Growing top-performing service lines can be an effective strategy for healthcare organizations to advance their business objectives.
How to Grow High-Value Service Lines Effectively
Data analytics and effective patient communication are key when healthcare organizations are working to grow service lines.
Customer expectations in the healthcare industry are undergoing a transformation. With the wide range of care options at their fingertips, from hospitals and private practices to urgent care centers, patients can afford to be selective and, as a result, are holding providers to a higher standard of care quality and customer experience than ever before.
This new focus on consumerism, coupled with other sweeping trends such as value-based care, is changing the way healthcare organizations attract and retain patients. To drive success in the current market, health systems must optimize growth by applying strong tactics to acquire and retain patients. One effective tactic is to develop and market their service lines.
Health systems can reap many benefits from expanding service line growth, including increased patient volumes, improved health outcomes, boosted market share, and improved physician loyalty. By focusing on developing high-value service lines, health systems have the opportunity to achieve significant ROI and financial growth.
High-Value Service Lines Defined
High-value service lines exemplify exceptional performance in many ways, including attracting the most patients and physicians, driving the most revenue, achieving the highest care success rates (e.g., because they have highly skilled providers who have built reputations for service excellence), and presenting the greatest growth potential. Healthcare organizations identify their high-value service lines by analyzing financial data, external market factors, and other relevant economic conditions. As a result, high-value service lines may differ among hospitals depending on the patients and markets they serve.
In the past, bringing together the disparate data sources necessary for this type of business analysis was time-intensive and difficult. Today, the technology exists to make the process more efficient for hospital and health systems. With the ability to access big data sets (both internal and external), these organizations can apply sophisticated data analytics to gain better visibility into their operations and the markets they serve, thereby enabling leadership to develop data-driven growth strategies.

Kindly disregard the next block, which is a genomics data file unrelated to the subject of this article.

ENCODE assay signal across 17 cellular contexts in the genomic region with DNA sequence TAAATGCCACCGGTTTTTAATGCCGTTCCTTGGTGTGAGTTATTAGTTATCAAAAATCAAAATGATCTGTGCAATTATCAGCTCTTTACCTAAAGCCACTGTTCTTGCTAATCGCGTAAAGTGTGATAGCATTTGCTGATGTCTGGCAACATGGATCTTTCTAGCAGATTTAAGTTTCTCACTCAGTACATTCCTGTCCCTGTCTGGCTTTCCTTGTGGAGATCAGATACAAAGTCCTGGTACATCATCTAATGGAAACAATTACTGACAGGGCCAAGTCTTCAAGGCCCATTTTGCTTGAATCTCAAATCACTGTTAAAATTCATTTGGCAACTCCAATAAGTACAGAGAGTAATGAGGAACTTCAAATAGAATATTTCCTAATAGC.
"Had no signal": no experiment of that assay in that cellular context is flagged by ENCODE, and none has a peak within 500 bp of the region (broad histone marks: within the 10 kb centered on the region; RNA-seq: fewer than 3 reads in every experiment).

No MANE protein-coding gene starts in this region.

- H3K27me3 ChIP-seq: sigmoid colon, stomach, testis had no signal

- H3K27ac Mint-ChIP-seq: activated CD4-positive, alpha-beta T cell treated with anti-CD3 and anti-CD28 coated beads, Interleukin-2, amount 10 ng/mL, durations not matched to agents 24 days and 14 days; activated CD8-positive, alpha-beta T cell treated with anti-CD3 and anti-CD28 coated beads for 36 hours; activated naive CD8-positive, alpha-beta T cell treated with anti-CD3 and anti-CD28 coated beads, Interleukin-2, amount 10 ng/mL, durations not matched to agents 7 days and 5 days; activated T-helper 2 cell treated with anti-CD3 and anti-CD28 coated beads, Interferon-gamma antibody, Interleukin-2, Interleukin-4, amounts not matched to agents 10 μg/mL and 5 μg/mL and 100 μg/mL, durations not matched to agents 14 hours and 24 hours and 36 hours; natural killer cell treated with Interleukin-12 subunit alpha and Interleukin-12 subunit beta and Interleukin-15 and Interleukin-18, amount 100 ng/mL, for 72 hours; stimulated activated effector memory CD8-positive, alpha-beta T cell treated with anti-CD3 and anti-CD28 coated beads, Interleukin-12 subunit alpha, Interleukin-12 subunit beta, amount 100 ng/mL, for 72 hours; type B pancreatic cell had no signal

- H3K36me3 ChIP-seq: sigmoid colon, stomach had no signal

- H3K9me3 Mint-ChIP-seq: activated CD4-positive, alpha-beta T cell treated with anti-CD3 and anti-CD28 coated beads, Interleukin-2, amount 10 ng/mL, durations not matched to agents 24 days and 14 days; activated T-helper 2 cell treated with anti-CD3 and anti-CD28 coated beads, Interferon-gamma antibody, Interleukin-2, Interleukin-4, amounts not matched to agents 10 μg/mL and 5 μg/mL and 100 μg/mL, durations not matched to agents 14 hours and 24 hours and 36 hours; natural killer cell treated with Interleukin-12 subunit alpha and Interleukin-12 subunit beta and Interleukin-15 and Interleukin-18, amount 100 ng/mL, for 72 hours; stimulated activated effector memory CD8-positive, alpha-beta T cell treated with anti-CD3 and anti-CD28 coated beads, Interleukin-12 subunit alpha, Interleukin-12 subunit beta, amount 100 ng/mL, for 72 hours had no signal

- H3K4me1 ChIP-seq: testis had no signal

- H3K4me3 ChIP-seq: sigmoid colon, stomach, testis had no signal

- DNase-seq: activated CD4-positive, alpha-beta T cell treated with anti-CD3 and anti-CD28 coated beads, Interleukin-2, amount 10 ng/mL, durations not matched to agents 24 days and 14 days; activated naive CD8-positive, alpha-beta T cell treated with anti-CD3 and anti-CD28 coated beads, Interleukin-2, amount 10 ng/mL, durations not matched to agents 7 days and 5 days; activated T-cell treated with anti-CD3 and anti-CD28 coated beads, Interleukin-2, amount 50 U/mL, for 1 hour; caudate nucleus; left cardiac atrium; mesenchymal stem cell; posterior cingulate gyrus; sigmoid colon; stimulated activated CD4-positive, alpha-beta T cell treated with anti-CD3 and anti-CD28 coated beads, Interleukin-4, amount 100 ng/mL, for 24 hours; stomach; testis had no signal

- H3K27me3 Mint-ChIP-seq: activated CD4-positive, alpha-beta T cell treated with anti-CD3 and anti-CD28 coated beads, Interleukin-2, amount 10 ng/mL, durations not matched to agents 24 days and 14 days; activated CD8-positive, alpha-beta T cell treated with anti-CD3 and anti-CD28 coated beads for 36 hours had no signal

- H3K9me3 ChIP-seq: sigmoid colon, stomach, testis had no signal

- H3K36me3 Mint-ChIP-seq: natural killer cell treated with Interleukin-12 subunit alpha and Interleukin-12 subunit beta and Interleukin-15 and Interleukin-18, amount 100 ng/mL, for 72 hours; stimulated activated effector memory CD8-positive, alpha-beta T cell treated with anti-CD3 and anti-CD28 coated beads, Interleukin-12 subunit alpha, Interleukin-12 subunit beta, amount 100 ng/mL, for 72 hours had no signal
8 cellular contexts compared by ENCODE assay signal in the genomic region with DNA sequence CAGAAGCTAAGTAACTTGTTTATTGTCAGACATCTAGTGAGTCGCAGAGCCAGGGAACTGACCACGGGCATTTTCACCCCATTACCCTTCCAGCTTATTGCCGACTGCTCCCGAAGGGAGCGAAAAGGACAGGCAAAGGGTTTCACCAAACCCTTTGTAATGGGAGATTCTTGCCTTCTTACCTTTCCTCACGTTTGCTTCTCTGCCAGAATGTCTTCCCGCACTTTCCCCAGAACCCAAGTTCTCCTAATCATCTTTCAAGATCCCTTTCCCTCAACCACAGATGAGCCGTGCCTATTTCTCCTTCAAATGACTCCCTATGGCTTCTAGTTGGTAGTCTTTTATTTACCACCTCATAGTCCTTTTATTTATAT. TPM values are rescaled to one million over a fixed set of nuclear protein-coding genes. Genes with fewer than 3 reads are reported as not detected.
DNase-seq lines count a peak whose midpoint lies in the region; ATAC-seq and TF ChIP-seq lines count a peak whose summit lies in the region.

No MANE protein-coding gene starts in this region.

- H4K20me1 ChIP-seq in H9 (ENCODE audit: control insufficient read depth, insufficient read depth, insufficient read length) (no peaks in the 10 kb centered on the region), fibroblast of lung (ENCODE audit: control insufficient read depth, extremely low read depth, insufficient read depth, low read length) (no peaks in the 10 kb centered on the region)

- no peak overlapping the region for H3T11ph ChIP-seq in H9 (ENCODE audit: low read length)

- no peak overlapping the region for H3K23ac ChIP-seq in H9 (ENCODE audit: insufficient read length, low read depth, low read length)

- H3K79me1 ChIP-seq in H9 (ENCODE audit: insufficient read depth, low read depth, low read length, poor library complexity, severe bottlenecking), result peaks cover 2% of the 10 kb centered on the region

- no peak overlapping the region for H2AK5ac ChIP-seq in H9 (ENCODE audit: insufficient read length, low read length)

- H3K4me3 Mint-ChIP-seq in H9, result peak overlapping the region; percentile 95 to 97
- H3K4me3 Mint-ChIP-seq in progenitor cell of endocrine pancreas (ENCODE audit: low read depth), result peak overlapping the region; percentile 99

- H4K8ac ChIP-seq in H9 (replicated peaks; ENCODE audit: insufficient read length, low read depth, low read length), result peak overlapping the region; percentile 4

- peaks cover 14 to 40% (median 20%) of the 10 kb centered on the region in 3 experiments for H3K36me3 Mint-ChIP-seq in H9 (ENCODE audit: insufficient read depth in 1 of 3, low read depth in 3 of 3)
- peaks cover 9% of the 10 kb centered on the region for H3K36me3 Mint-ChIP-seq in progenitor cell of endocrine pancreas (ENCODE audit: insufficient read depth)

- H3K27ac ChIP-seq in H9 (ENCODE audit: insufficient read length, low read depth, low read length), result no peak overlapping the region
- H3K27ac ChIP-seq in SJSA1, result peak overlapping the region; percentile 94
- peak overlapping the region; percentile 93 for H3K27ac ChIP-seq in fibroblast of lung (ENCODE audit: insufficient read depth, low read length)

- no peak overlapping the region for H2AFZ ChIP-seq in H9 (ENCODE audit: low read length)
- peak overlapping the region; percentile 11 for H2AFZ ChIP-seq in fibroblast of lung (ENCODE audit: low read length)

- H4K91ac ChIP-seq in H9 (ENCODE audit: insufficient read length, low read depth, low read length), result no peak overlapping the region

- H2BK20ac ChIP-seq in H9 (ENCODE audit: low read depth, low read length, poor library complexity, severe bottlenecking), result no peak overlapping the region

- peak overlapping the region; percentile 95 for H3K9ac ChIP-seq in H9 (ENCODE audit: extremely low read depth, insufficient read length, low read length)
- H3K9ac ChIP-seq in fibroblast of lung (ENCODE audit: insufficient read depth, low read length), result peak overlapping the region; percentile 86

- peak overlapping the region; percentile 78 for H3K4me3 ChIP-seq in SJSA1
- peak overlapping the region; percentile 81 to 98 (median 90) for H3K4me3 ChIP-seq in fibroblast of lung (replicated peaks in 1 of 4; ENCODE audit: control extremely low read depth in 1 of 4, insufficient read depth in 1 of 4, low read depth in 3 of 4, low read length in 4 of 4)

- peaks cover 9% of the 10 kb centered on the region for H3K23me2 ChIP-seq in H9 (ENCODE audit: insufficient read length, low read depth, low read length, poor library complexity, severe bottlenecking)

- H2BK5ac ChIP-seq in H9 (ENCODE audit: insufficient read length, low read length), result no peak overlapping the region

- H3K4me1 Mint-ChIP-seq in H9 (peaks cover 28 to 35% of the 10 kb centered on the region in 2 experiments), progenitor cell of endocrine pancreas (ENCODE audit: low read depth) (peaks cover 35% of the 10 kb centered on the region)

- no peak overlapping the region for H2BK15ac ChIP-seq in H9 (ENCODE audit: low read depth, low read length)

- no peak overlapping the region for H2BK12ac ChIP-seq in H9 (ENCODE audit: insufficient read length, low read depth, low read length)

The Case for Growing High-Value Service Lines
Growing high-value service lines is one of the most effective ways in which hospitals and health systems can add direct value to the nation’s healthcare system. Through this effort, they can achieve the following three important objectives.
Optimize limited resources. From a business perspective, generating revenue is the primary goal of any healthcare organization. By focusing on specific services lines that show the greatest growth potential, they can allocate limited resources to achieve the greatest effect in driving revenue. Leaders can leverage intelligent data to inform such business strategies from the top down. After using data to identify a service line with growth potential, leaders need to dig deeper into data and analytics to uncover specifically how best to improve and market the service line.
Consider this hypothetical example: a healthcare organization analyzes a combination of contributing factors (market data, physician utilization, payer mix, and revenue) to determine there is significant growth potential in its bariatric service line. The organization’s leaders set a goal to generate 400 new leads with a $100,000 budget. Demographic analytics of past patients in this service line help the organization identify the priority targets for this initiative as those ages 55 – 64 living in middle-density population urban environments, and further analysis more insights on the target consumer for the service line: preferred outreach channels, typical lead times, and type(s) of resources (pamphlets, webinars, PDFs, etc.) that engage prospects. These more complex analytics give the marketing team the insights necessary to build an effective campaign.
Drive patient satisfaction. More than ever, competition for patient loyalty is fierce; the American Hospital Association reports that there are currently more than 5,500 hospitals across the nation. That means, in almost every U.S. city there are multiple hospitals vying to be chosen as the healthcare provider of choice for the community. In this hypercompetitive environment, hospitals must have effective strategies for attracting the customers they want and providing those customer with an exemplary experience.
Meanwhile, available conveniences in other industries are raising patient expectations in health care; patients want prompt service tailored precisely to their specific needs, with personalized customer service. In health care, organizations that achieve high rates of patient satisfaction have been shown to reap benefits. A 2016 study found that hospitals whose patients rate their experience as “excellent” have higher profitability than those with lower ratings, and patient satisfaction accounts for a difference of $444 of net patient revenue. b